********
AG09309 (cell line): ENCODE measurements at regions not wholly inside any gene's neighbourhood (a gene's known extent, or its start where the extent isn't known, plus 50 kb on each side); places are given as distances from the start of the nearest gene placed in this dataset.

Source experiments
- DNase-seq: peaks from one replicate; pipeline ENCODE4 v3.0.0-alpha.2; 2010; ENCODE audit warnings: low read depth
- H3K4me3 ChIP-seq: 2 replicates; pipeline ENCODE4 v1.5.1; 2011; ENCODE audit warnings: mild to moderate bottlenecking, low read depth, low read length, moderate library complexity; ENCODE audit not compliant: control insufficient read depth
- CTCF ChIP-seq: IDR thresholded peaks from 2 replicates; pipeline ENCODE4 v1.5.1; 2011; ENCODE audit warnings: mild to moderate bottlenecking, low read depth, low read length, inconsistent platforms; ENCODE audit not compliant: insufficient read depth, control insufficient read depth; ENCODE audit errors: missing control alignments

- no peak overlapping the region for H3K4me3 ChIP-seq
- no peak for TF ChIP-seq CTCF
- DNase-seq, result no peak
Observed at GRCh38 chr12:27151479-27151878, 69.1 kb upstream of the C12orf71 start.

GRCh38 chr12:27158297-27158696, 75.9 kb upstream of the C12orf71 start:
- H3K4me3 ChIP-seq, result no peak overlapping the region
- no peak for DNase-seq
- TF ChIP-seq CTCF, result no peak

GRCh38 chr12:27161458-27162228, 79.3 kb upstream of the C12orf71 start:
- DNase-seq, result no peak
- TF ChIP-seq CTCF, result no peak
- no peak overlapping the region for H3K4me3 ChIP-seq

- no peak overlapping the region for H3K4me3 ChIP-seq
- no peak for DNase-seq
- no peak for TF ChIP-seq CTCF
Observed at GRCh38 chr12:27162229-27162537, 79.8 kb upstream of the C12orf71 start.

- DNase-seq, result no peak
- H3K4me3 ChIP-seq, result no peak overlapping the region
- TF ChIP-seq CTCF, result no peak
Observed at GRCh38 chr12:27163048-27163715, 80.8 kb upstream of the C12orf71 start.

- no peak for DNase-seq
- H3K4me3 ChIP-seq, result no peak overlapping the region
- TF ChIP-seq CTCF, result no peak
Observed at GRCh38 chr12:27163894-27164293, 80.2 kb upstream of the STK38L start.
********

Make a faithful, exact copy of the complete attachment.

AG09309 (cell line): ENCODE measurements at regions not wholly inside any gene's neighbourhood (a gene's known extent, or its start where the extent isn't known, plus 50 kb on each side); places are given as distances from the start of the nearest gene placed in this dataset.

Source experiments
- DNase-seq: peaks from one replicate; pipeline ENCODE4 v3.0.0-alpha.2; 2010; ENCODE audit warnings: low read depth
- H3K4me3 ChIP-seq: 2 replicates; pipeline ENCODE4 v1.5.1; 2011; ENCODE audit warnings: mild to moderate bottlenecking, low read depth, low read length, moderate library complexity; ENCODE audit not compliant: control insufficient read depth
- CTCF ChIP-seq: IDR thresholded peaks from 2 replicates; pipeline ENCODE4 v1.5.1; 2011; ENCODE audit warnings: mild to moderate bottlenecking, low read depth, low read length, inconsistent platforms; ENCODE audit not compliant: insufficient read depth, control insufficient read depth; ENCODE audit errors: missing control alignments

- no peak overlapping the region for H3K4me3 ChIP-seq
- no peak for TF ChIP-seq CTCF
- DNase-seq, result no peak
Observed at GRCh38 chr12:27151479-27151878, 69.1 kb upstream of the C12orf71 start.

GRCh38 chr12:27158297-27158696, 75.9 kb upstream of the C12orf71 start:
- H3K4me3 ChIP-seq, result no peak overlapping the region
- no peak for DNase-seq
- TF ChIP-seq CTCF, result no peak

GRCh38 chr12:27161458-27162228, 79.3 kb upstream of the C12orf71 start:
- DNase-seq, result no peak
- TF ChIP-seq CTCF, result no peak
- no peak overlapping the region for H3K4me3 ChIP-seq

- no peak overlapping the region for H3K4me3 ChIP-seq
- no peak for DNase-seq
- no peak for TF ChIP-seq CTCF
Observed at GRCh38 chr12:27162229-27162537, 79.8 kb upstream of the C12orf71 start.

- DNase-seq, result no peak
- H3K4me3 ChIP-seq, result no peak overlapping the region
- TF ChIP-seq CTCF, result no peak
Observed at GRCh38 chr12:27163048-27163715, 80.8 kb upstream of the C12orf71 start.

- no peak for DNase-seq
- H3K4me3 ChIP-seq, result no peak overlapping the region
- TF ChIP-seq CTCF, result no peak
Observed at GRCh38 chr12:27163894-27164293, 80.2 kb upstream of the STK38L start.